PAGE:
What I’ve Learned This Summer: Blaise Murphet
The 2011/2012 summer of cricket is quickly drawing to a close, and in years to come, we’ll look back with sepia-tinged goggles and reminisce fondly about Pup’s three-hundred, KP’s return to form, and Doug Bracewell’s spell at Hobart. At The Sledge, we get nostalgic about things very quickly; as such, we’ve asked some of the brightest cricket writers from around the world to put together pieces on What They’ve Learned This Summer.
The ICC have lost the plot COMPLETELY.
Whether it is the scrapping of the test championship, the lack of leadership on the DRS, more cricket cheats uncovered without the knowledge of cricket’s corruption body or meaningless and frustrating two match test series, there is no doubt that cricket’s central body has become even more of a joke. Haroon Lorgat, the Chief Executive of the International Cricket Council, is now leaving as well so it’s a critical time, and if the ICC wants to retain ANY relevance they must name a strong candidate to lead.
Despite the lack of strong leadership, cricket is in a fantastic phase.
Gone are the days of strong dominance by any one country, and instead we have fantastically close and intriguing series. Who would have thought that Pakistan would sweep England in tests only for England to return the favor in the shorter forms? Who would have thought that world beating India would be humbled in all forms of cricket by Australia and Sri Lanka? And who would have even considered that New Zealand would triumph on Australian soil? What a fantastic summer!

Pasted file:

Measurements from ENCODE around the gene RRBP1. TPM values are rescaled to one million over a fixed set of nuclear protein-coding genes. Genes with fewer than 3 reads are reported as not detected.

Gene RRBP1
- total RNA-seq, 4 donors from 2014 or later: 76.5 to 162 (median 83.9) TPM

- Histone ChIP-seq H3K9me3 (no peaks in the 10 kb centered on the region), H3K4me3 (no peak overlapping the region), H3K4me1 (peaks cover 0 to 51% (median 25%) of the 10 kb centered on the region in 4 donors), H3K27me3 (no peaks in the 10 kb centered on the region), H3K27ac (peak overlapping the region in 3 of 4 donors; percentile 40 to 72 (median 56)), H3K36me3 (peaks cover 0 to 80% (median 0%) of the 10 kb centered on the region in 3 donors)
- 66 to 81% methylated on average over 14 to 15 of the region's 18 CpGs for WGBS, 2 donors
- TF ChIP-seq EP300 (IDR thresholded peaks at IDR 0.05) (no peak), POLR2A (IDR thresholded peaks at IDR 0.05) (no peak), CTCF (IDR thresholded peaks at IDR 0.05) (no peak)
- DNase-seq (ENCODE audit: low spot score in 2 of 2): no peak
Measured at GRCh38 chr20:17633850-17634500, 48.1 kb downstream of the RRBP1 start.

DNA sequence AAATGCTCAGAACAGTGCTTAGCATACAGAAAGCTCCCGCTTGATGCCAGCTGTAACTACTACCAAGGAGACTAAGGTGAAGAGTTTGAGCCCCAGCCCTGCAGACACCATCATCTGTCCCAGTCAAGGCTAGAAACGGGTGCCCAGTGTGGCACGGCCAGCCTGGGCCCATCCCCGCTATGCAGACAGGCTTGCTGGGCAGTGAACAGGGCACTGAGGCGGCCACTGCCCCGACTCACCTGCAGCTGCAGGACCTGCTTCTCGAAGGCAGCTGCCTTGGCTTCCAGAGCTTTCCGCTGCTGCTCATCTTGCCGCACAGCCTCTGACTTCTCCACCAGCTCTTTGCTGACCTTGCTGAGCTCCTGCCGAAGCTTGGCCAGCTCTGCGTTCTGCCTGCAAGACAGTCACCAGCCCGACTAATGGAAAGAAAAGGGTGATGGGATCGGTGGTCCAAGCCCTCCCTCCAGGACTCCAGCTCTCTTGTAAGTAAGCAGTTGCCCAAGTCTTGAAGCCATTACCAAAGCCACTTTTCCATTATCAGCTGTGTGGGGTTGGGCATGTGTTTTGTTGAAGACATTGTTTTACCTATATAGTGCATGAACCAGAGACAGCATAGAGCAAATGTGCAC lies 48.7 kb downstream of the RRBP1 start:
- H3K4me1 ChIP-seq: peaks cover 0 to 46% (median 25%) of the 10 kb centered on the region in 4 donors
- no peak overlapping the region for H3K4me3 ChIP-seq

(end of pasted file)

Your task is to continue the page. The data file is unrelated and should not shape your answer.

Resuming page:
Chris Gayle may be lost forever.
Sadly, this summer has also taught me that one of the most exciting cricketers of this generation will never play for his national side again. It seems that far too much water is now under the bridge for Chris Gayle to make a return for the Windies. Neither side seems even the slight bit interested in budging and Gayle isn’t getting any younger. The Australian tour of the West Indies would have been the perfect chance for Gayle to reprise the form he showed in his last tour of Australia with his national side, when he scored magnificent hundreds in Adelaide and Perth. But the man who has been a solitary light for the Caribbean for so long looks destined to be a full-time cricket mercenary, plying his trade in domestic T20 tournaments from India to Zimbabwe. A damn shame.
Blaise Murphet is tall, handsome, and can talk cricket until you fall in love with the game. He writes for World Cricket Watch.
For more “Things We’ve Learned This Summer”, click here.